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So, Can States Cut Taxes or Not?

The federal stimulus package provides $195 billion in aid to states but forbids them from using that money to pay for tax cuts. The law's language is broad enough to look like preemption.

Georgia Gov. Brian Kemp speaking.
Georgia Gov. Brian Kemp is one of a number of governors upset with the stimulus law, which blocks federal money from being used to pay for tax cuts even indirectly. (Elijah Nouvelage/Getty Images/TNS)
West Virginia Gov. Jim Justice wants to eliminate his state’s income tax. Joe Manchin, West Virginia’s senior U.S. senator, won’t let him.

Manchin sponsored a last-minute amendment to the $1.9 trillion federal stimulus that prohibits states from using direct federal aid to pay for tax cuts. It’s turned out to be one of the most controversial provisions in the entire, enormous package.

“He’s hurting his own people in the state of West Virginia,” Justice said last month.

Last week, West Virginia Attorney General Patrick Morrisey, along with a dozen other state AGs, filed suit to block the provision. Earlier, a group of 21 attorneys general had written to the Treasury Department, demanding clarification.

Most observers believe that the Treasury will interpret the law narrowly. Rather than seeking to claw back funds from any states passing tax cuts or credits, the feds are considered likely to challenge only those states that clearly use federal dollars to pay for them. “Nothing in the act prevents states from enacting a broad variety of tax cuts,” Treasury Secretary Janet Yellen wrote in a response to the AGs. “It simply provides that funding received under the act may not be used to offset a reduction in net tax revenue resulting from certain changes in state law.”

But the fact that the law blocks federal money from being used even indirectly to pay for tax cuts has state officials not just worried but angry. “Democrats in Washington and in the White House are not going to tell me, or the Georgia General Assembly, that we can’t cut taxes for hard-working Georgians,” Gov. Brian Kemp complained at a news conference last month.

The stimulus funnels tons of money through states and localities in areas such as education, health care and transit. It also provides $350 billion in aid not directed toward particular program areas, including $195 billion for states. The whole idea, from the federal point of view, is to maintain or increase state and local spending – not to cut taxes.

“It’s the indirect offset prohibition that opens up Pandora’s box,” says Jared Walczak, vice president of state projects at the nonprofit Tax Foundation. “That starts to look like a broad prohibition.”

That prohibition lasts as long as the stimulus dollars are spent, which will be into 2024. And there are limits, Walczak notes, on where and how states can spend federal aid. They can use the money to address pandemic and health needs, for example. While those are clearly ongoing, much of the cost of vaccine supply and distribution has been underwritten by the feds. Other costs in these areas have already been addressed by last year’s federal CARES Act, which some states struggled to spend.

About half the states have no revenue losses that they would be allowed to use federal funds to backfill. The stimulus money can also be used for certain types of infrastructure, such as water projects and broadband, but most infrastructure projects will (or won’t) be funded by the enormous infrastructure package President Biden introduced last week.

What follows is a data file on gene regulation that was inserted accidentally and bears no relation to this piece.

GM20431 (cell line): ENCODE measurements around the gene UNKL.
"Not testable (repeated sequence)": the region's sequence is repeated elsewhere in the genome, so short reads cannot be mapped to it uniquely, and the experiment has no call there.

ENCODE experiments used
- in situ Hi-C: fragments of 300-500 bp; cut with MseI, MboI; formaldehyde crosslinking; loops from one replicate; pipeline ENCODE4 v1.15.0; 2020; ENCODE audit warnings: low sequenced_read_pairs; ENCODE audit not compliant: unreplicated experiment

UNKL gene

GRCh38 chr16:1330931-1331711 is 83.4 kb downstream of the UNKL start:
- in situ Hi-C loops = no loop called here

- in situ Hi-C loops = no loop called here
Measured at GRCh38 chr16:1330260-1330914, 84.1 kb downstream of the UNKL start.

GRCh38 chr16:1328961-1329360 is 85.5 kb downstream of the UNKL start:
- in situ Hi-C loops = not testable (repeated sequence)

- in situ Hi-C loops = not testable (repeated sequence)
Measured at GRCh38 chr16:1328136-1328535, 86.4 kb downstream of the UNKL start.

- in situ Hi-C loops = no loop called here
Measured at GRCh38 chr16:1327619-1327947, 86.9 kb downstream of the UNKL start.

States can also offer supplemental pay to essential workers, but given the fact that's a brand-new concept – states using money to pay for salaries of private-sector workers at businesses such as grocery stores – it’s not yet clear how many of them will try the idea.

“That’s your list,” Walczak says. “Even if states had a long wish list of things they’d love to do with a bit extra, they probably can’t do them with this money.”

States can send money to localities for certain purposes – but the act also requires cities or counties to put up matching funds of their own. It’s not certain whether local governments will be able to use their pots of federal money to match state expenditures.

Given all this, at least some states may find themselves in the unusual position of having surplus dollars, but not be able to cut taxes. Some states are still hurting financially, but overall state revenues ended up being flat in 2020, despite the nosedive last spring. Now, the economy is set to grow this year perhaps more rapidly than it has in decades.

Clever budget officers will still be able to find ways of moving money around. If states have excess funds, they should be able to figure out how to cut taxes without any indication that the revenue is coming out of the federal largesse. There’s always a creative offset available.

But the uncertainty means that state officials who want to cut taxes should wait on the rules coming from the Treasury. It’s just one area among many where states, cities and counties are trying to plan without yet having formal guidance from Washington.

“The United States Congress decided that there were many, many questions we could decide in 30 days,” says Gene Sperling, who is overseeing the stimulus rollout for the Biden administration.

Alan Greenblatt is a senior staff writer for Governing. He can be found on Twitter at @AlanGreenblatt.
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